Saying that posting these keys is illegal is akin to saying all libraries are hotbeds of murder and mayhem because they have volumes of books on the making of various weapons and warfare strategies.  I fear the day a librarian is put on the stand for allowing such books to be available to just anyone off the street with a library card.  The information itself is not the issue, it's those that use it for illegal purposes.

    I found the attempted link between Napster and Digg to be tenuous at best.  98% of Napster's traffic was used for the illegal sharing of media from day one while the AACS incident will account for less than 1% of Digg's usage.  If you remember the Napster case you'll know that it was by a very narrow margin that Napster lost and that they would have won if they had been able to show a stronger, non-illegal usage of their service.

    Besides Rob Stevens excellent points about the electoral college you also forgot one thing, people don't vote in mobs, they vote individually in that little room with a curtain.  Mob mentality refers to the fact that people in large groups tend to lose inhibitions and push things farther than they normally would when they're on their own and once you separate a person from the mob they usually quickly regain their senses.  I have to say I don't think I've ever seen a mob of people all voting at once, all jamming their fingers down on the same collective button.

    May 4, 2007 7:48 PM
  • Um, wait a second. But possessing someone else's housekey IS illegal, depending on the circumstances surrounding how you acquired it. For example, was it stolen directly from the person? What about the intent of your possessing said key? Do you have the key so that you can enter that person's house and take their stuff? If not, what other reason would you have for possessing the key?

    Is it suddenly OK that you have a copy of the key because you bought it from the person that stole it? How many people do you have to be away from the original transaction before it becomes ok? 5? 10? 25,000?

    What if you were in possession of the knowledge that made it possible to bypass the key entirely, and unlock any house you want. Does that make it OK to give as many people that information as possible?

    And what if the key wasn't the key to HD-DVD, but the command codes for arming a nuclear device? Should that information be posted up to Digg as well?

    The point was, by allowing it's users to post content of a questionable nature (at best), Digg opened itself up to legal issues. If I were an investor, I would have serious issues with that.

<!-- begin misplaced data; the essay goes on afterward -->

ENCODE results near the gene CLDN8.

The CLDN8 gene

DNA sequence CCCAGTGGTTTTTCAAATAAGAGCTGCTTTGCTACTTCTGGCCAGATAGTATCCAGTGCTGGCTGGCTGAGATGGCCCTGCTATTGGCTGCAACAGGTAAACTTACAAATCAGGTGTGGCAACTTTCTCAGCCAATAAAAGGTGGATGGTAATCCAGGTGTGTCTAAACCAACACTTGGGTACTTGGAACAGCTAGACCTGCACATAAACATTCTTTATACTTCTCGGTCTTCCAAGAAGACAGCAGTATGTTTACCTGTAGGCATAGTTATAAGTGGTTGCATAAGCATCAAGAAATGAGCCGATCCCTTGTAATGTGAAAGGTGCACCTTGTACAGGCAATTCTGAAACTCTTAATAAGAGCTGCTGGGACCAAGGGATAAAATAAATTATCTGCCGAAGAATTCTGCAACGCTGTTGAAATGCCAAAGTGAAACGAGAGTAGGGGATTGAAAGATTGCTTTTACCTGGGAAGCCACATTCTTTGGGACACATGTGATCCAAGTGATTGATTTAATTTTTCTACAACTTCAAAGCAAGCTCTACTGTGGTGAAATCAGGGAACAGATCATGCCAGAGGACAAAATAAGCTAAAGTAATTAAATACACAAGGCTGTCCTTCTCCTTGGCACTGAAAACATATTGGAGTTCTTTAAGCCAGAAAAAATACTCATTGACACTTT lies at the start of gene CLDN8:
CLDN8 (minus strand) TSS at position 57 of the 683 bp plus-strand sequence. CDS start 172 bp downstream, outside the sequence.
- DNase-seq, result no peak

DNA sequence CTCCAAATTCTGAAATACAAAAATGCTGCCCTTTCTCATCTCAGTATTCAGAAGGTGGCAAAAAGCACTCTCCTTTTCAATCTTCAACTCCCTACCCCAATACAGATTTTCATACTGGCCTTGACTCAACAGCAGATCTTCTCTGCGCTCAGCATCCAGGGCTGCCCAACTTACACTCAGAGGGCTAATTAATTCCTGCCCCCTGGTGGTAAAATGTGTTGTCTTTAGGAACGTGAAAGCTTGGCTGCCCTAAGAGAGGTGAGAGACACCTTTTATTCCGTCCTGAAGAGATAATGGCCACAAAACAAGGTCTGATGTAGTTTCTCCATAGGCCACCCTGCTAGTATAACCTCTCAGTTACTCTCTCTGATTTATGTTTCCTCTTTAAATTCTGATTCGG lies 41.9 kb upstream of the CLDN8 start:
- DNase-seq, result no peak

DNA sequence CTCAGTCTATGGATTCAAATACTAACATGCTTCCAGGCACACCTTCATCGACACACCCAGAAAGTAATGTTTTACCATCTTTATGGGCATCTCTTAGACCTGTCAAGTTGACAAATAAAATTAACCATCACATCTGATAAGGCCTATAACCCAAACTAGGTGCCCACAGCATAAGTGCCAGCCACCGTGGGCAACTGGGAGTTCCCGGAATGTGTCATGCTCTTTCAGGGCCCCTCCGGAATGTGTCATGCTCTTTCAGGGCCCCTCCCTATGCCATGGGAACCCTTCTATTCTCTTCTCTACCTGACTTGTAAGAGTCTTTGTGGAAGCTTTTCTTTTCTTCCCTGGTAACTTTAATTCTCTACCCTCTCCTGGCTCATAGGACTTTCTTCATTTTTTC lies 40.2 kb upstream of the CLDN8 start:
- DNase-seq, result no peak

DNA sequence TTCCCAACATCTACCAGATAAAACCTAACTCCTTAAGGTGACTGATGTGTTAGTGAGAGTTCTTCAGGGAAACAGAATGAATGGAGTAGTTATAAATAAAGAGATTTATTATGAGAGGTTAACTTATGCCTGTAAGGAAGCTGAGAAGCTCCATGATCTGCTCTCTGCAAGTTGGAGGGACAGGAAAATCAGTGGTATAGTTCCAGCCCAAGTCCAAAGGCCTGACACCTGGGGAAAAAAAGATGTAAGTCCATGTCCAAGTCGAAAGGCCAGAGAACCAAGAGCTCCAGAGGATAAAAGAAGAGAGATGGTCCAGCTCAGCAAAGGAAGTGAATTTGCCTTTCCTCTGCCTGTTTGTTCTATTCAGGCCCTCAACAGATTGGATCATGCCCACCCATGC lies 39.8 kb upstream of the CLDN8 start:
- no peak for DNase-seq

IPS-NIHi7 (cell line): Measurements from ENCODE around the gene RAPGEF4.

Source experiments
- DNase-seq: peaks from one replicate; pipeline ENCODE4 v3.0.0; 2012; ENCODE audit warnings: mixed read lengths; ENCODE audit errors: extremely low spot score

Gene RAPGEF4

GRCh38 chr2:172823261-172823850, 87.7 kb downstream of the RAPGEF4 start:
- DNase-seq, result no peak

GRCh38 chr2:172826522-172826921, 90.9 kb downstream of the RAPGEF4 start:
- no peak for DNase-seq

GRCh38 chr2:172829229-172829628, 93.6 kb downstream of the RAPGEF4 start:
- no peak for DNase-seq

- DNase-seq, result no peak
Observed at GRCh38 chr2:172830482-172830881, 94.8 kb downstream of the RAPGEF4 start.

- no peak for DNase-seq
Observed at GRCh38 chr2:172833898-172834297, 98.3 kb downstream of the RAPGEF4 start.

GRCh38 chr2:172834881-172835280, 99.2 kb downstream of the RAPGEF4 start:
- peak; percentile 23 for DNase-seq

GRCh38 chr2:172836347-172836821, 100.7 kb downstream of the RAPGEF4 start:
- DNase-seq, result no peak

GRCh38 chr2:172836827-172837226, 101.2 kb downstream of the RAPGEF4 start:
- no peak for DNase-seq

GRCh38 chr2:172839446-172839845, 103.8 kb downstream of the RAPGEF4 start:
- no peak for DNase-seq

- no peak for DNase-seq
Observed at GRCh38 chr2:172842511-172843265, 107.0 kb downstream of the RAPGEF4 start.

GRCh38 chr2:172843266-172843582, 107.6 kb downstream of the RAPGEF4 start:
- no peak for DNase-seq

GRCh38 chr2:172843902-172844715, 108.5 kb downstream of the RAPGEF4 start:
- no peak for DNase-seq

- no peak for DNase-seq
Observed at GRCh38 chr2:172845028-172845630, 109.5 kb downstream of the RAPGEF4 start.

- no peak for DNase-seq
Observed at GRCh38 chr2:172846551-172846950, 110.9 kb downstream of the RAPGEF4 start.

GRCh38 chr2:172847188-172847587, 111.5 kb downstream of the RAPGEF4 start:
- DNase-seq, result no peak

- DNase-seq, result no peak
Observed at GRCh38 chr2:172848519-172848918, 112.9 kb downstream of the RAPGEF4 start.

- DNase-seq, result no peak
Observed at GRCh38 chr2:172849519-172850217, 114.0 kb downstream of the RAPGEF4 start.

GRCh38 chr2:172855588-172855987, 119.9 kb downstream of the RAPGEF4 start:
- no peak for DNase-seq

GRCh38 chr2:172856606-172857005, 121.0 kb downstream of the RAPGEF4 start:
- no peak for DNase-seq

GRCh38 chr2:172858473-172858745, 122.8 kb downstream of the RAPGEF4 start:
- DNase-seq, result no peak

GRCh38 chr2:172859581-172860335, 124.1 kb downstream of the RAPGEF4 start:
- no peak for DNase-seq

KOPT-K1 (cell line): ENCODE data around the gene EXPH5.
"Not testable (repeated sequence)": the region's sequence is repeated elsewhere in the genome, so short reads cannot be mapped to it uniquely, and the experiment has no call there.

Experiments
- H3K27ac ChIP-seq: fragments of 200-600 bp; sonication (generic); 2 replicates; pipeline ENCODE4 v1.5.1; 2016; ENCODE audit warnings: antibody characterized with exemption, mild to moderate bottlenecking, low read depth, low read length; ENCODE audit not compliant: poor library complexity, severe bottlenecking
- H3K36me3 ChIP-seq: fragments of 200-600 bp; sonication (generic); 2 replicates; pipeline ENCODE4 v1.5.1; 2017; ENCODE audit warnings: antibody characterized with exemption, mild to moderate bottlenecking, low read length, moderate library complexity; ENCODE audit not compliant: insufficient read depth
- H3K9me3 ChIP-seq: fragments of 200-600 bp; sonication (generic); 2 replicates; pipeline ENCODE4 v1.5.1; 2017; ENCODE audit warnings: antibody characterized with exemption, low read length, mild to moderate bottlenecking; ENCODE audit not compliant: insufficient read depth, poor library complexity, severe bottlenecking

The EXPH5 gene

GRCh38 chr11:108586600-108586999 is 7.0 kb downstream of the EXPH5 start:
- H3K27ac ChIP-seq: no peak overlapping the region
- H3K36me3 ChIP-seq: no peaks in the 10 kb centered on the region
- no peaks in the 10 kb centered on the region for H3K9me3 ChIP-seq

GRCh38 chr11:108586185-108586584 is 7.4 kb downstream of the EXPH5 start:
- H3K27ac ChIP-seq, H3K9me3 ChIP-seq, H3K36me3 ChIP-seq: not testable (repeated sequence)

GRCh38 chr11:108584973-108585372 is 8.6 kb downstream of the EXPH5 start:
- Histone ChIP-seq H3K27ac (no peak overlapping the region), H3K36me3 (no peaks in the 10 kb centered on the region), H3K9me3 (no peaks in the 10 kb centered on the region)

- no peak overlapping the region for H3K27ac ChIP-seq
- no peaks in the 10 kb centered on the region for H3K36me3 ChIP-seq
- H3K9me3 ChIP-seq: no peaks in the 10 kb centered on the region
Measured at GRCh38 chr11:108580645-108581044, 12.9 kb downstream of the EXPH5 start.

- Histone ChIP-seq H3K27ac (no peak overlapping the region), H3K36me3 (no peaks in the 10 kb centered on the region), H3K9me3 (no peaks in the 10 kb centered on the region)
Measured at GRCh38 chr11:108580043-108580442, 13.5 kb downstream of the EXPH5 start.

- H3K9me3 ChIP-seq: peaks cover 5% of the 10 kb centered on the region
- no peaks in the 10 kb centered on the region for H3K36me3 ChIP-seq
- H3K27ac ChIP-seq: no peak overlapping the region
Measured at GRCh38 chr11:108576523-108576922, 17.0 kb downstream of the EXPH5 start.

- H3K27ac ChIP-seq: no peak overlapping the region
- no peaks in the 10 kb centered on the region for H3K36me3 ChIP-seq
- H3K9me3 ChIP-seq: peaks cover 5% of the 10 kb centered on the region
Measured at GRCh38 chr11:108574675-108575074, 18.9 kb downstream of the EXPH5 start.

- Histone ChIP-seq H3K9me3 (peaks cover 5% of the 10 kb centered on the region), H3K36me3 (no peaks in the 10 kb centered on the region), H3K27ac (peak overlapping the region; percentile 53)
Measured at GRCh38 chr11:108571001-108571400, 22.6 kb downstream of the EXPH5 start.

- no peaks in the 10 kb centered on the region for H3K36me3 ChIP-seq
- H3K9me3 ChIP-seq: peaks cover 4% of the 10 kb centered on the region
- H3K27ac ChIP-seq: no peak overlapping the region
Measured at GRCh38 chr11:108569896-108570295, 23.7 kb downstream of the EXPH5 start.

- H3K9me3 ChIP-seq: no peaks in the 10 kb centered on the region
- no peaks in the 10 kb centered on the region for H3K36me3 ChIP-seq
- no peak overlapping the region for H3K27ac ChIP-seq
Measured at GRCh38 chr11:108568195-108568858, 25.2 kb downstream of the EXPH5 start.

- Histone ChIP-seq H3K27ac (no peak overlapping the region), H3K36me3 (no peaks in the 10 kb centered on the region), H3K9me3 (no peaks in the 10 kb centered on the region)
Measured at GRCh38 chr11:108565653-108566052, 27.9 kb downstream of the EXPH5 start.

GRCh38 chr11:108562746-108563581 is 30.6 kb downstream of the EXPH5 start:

Beyond that, whether it's legal or not doesn't make it right.

    May 5, 2007 1:16 AM
  • Joe G said:

    Bravo, Robert, for your courage in making this stand.

    Mihai, above, says civil disobedience is designed to fight unfair laws.  But who decides which laws are "unfair"?  The easy answer here is:  The People of the United State acting through the United States Congress.  So you don't like the DMCA?  I don't really think some of its provisions make sense, either.  However, because this is "A Nation of Laws, not (Wo)men", I follow the law.  And then I send note to my Congressperson in an effort to get the law changed sensibly.

    What if the burglars union thought the laws against burglary were wrong, would that make their actions in committing burglaries in protest any less illegal?  I think not.

    The actions of the Digg posters can best be likened to the temper tantrums thrown by my young son.  He doesn't get what he wants, he throws a fit.  Thankfully, my wife and I know how to handle this better than Kevin Rose did when he caved in.

    May 6, 2007 4:58 PM
  • Tomer Chachamu said:

    'But who decides which laws are "unfair"?  The easy answer here is:  The People of the United State acting through the United States Congress.'

    The Congress has failed US citizens here. The answer is: civil disobedience! I see no reason to follow these stupid laws. Writing letters? Where will that get me? Better to show the people making (and buying) DRM that their legal protection is useless on the internet.

    May 7, 2007 8:42 AM
  • Joe G. said:

    "The Congress has failed US citizens here. The answer is: civil disobedience! I see no reason to follow these stupid laws. Writing letters? Where will that get me? Better to show the people making (and buying) DRM that their legal protection is useless on the internet."

    Following the laws is essential to the orderly process of democracy.  In a democratic republic, you don't get to pick and choose which laws you think are "fair" and which are  "stupid".  That's why we have courts and that's why we have a legislature.  The only exception to that, in my mind, are the conditions set forth in the Declaration of Independence, i.e., that government threatens life, liberty or the pursuit of happiness.  Personally, I don't think Thomas Jefferson would have included a beef about copy protection schemes as a threat to any of the enumerated rights (and no, I don't think preventing one from burning backup copies of DVDs infringes on one's pursuit of happiness, as the framers intended it.  

    May 7, 2007 9:47 AM
  • Mihai said:

    For Joe G.: following the law is essential for democracy.

    Unless breaking the law becomes essential for democracy.

    The exact point of the civil disobedience is challenging the law considered unfair.

    The court can decide what is unfair, true.

    But if the court fails, it is on the individual to take action.